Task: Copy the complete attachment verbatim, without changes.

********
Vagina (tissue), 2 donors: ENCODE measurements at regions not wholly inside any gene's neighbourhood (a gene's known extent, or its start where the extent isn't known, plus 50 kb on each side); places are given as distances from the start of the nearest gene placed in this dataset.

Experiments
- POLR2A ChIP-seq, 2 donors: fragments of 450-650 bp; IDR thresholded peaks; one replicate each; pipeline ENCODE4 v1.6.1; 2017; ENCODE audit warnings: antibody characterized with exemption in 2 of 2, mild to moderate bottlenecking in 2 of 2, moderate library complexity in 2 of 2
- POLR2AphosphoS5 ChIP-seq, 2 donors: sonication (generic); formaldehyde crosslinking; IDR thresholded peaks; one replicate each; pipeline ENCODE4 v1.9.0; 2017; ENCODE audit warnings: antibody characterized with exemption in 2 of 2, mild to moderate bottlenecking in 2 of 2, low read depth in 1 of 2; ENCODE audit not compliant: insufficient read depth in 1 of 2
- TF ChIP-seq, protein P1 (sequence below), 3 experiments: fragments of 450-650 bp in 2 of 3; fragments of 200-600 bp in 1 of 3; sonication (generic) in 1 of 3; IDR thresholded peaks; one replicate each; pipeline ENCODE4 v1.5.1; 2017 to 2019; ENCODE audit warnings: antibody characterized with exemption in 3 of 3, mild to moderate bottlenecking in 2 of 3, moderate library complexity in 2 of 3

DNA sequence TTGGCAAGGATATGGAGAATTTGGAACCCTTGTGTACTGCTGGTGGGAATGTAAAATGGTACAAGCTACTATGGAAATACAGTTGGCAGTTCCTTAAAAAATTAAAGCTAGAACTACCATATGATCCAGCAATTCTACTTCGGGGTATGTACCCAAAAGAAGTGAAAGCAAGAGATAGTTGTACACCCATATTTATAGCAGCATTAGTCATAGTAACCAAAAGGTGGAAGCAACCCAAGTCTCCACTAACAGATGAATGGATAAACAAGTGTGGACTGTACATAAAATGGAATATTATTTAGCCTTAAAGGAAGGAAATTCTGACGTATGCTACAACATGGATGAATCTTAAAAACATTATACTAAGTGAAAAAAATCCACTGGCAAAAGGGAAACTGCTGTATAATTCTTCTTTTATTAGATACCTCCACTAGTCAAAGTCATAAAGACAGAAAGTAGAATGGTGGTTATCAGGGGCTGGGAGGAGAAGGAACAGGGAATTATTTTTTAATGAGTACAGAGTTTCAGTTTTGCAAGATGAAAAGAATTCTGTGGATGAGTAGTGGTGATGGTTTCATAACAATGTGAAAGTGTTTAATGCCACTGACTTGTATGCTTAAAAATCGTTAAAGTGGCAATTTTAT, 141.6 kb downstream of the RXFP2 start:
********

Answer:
Vagina (tissue), 2 donors: ENCODE measurements at regions not wholly inside any gene's neighbourhood (a gene's known extent, or its start where the extent isn't known, plus 50 kb on each side); places are given as distances from the start of the nearest gene placed in this dataset.

Experiments
- POLR2A ChIP-seq, 2 donors: fragments of 450-650 bp; IDR thresholded peaks; one replicate each; pipeline ENCODE4 v1.6.1; 2017; ENCODE audit warnings: antibody characterized with exemption in 2 of 2, mild to moderate bottlenecking in 2 of 2, moderate library complexity in 2 of 2
- POLR2AphosphoS5 ChIP-seq, 2 donors: sonication (generic); formaldehyde crosslinking; IDR thresholded peaks; one replicate each; pipeline ENCODE4 v1.9.0; 2017; ENCODE audit warnings: antibody characterized with exemption in 2 of 2, mild to moderate bottlenecking in 2 of 2, low read depth in 1 of 2; ENCODE audit not compliant: insufficient read depth in 1 of 2
- TF ChIP-seq, protein P1 (sequence below), 3 experiments: fragments of 450-650 bp in 2 of 3; fragments of 200-600 bp in 1 of 3; sonication (generic) in 1 of 3; IDR thresholded peaks; one replicate each; pipeline ENCODE4 v1.5.1; 2017 to 2019; ENCODE audit warnings: antibody characterized with exemption in 3 of 3, mild to moderate bottlenecking in 2 of 3, moderate library complexity in 2 of 3

DNA sequence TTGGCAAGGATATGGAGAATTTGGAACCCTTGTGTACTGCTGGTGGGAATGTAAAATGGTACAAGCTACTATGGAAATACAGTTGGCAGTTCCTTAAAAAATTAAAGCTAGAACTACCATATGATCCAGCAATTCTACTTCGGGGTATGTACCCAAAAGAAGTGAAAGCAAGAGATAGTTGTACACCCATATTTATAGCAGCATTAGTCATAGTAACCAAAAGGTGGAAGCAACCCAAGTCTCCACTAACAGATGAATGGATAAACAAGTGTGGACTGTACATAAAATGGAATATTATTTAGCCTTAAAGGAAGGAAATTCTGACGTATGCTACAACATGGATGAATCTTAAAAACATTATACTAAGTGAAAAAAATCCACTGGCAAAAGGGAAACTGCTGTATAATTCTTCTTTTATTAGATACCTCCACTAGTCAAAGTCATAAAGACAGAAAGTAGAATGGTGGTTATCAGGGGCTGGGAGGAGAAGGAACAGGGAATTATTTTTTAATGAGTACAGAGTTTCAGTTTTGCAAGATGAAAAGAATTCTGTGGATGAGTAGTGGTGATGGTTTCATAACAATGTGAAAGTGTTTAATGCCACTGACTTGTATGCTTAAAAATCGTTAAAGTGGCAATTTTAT, 141.6 kb downstream of the RXFP2 start: